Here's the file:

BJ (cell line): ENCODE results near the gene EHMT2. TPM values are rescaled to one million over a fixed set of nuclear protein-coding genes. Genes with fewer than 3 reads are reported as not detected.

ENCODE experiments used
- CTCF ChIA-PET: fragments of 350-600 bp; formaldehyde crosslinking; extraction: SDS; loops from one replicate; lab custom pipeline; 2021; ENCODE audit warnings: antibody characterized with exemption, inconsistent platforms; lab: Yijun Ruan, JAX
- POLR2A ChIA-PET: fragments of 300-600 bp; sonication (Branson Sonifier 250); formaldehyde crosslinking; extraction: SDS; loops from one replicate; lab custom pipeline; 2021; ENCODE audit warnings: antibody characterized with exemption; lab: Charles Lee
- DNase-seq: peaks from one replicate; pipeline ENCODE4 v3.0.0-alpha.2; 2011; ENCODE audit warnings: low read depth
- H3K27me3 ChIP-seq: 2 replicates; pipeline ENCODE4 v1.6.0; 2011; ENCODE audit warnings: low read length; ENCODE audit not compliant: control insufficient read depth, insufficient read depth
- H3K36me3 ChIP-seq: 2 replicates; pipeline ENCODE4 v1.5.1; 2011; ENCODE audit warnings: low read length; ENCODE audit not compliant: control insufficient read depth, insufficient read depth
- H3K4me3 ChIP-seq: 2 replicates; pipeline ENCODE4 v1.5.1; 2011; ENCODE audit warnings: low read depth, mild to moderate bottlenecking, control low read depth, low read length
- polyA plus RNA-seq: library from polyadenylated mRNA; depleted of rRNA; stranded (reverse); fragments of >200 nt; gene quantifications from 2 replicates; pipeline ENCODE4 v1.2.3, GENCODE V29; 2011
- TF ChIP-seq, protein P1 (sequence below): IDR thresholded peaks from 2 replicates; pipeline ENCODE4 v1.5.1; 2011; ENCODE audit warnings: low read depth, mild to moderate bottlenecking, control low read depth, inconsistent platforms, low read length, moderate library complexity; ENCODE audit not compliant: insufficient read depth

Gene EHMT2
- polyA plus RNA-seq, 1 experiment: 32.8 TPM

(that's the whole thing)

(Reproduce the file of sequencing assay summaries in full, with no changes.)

BJ (cell line): ENCODE results near the gene EHMT2. TPM values are rescaled to one million over a fixed set of nuclear protein-coding genes. Genes with fewer than 3 reads are reported as not detected.

ENCODE experiments used
- CTCF ChIA-PET: fragments of 350-600 bp; formaldehyde crosslinking; extraction: SDS; loops from one replicate; lab custom pipeline; 2021; ENCODE audit warnings: antibody characterized with exemption, inconsistent platforms; lab: Yijun Ruan, JAX
- POLR2A ChIA-PET: fragments of 300-600 bp; sonication (Branson Sonifier 250); formaldehyde crosslinking; extraction: SDS; loops from one replicate; lab custom pipeline; 2021; ENCODE audit warnings: antibody characterized with exemption; lab: Charles Lee
- DNase-seq: peaks from one replicate; pipeline ENCODE4 v3.0.0-alpha.2; 2011; ENCODE audit warnings: low read depth
- H3K27me3 ChIP-seq: 2 replicates; pipeline ENCODE4 v1.6.0; 2011; ENCODE audit warnings: low read length; ENCODE audit not compliant: control insufficient read depth, insufficient read depth
- H3K36me3 ChIP-seq: 2 replicates; pipeline ENCODE4 v1.5.1; 2011; ENCODE audit warnings: low read length; ENCODE audit not compliant: control insufficient read depth, insufficient read depth
- H3K4me3 ChIP-seq: 2 replicates; pipeline ENCODE4 v1.5.1; 2011; ENCODE audit warnings: low read depth, mild to moderate bottlenecking, control low read depth, low read length
- polyA plus RNA-seq: library from polyadenylated mRNA; depleted of rRNA; stranded (reverse); fragments of >200 nt; gene quantifications from 2 replicates; pipeline ENCODE4 v1.2.3, GENCODE V29; 2011
- TF ChIP-seq, protein P1 (sequence below): IDR thresholded peaks from 2 replicates; pipeline ENCODE4 v1.5.1; 2011; ENCODE audit warnings: low read depth, mild to moderate bottlenecking, control low read depth, inconsistent platforms, low read length, moderate library complexity; ENCODE audit not compliant: insufficient read depth

Gene EHMT2
- polyA plus RNA-seq, 1 experiment: 32.8 TPM